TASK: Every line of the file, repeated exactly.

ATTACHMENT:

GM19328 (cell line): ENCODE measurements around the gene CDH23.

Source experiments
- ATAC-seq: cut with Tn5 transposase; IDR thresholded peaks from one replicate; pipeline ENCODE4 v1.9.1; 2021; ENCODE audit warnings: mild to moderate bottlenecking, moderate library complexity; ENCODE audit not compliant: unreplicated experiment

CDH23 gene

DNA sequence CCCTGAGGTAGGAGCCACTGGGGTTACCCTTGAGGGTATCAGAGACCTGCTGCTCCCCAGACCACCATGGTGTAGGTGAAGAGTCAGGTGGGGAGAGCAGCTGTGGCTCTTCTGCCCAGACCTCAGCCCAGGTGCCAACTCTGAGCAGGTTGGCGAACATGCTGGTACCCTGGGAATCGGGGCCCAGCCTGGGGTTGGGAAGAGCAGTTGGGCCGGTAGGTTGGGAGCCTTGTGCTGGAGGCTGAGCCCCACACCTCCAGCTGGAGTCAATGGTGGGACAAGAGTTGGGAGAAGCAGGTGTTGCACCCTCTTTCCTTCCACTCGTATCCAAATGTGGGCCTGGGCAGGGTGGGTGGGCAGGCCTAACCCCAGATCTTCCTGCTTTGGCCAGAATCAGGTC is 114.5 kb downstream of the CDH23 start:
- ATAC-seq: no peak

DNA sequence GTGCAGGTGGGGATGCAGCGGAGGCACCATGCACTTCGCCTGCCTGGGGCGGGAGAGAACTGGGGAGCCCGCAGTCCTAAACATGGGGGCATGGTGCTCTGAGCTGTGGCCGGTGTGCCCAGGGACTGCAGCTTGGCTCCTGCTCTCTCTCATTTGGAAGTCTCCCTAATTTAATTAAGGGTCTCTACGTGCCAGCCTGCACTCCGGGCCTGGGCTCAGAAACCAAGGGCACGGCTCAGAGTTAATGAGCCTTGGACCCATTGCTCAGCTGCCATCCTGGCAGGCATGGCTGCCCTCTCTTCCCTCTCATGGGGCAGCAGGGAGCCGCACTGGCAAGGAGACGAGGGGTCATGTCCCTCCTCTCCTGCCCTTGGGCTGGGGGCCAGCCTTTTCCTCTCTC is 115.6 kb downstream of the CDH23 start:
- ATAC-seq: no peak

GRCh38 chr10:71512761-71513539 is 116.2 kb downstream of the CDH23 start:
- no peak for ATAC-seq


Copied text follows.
GM19328 (cell line): ENCODE measurements around the gene CDH23.

Source experiments
- ATAC-seq: cut with Tn5 transposase; IDR thresholded peaks from one replicate; pipeline ENCODE4 v1.9.1; 2021; ENCODE audit warnings: mild to moderate bottlenecking, moderate library complexity; ENCODE audit not compliant: unreplicated experiment

CDH23 gene

DNA sequence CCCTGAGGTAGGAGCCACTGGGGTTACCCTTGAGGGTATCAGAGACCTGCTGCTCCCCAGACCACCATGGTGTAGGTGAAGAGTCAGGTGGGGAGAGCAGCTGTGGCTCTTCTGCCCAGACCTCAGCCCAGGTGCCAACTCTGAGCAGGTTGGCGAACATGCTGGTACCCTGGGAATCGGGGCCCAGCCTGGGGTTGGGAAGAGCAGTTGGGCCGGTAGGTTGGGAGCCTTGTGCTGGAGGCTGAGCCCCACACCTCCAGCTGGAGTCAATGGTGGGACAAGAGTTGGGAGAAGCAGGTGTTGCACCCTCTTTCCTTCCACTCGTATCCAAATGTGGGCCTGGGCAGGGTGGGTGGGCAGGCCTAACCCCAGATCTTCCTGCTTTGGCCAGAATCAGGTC is 114.5 kb downstream of the CDH23 start:
- ATAC-seq: no peak

DNA sequence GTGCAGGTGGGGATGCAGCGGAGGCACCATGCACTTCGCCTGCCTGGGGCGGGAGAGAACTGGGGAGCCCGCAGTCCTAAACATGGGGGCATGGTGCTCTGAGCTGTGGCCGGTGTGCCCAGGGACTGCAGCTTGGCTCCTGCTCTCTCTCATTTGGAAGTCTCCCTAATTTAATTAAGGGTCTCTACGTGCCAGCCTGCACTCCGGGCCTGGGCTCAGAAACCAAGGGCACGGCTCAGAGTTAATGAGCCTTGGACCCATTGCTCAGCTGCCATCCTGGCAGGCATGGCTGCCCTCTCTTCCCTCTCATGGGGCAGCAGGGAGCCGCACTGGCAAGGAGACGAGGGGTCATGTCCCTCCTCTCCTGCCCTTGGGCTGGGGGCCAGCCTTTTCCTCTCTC is 115.6 kb downstream of the CDH23 start:
- ATAC-seq: no peak

GRCh38 chr10:71512761-71513539 is 116.2 kb downstream of the CDH23 start:
- no peak for ATAC-seq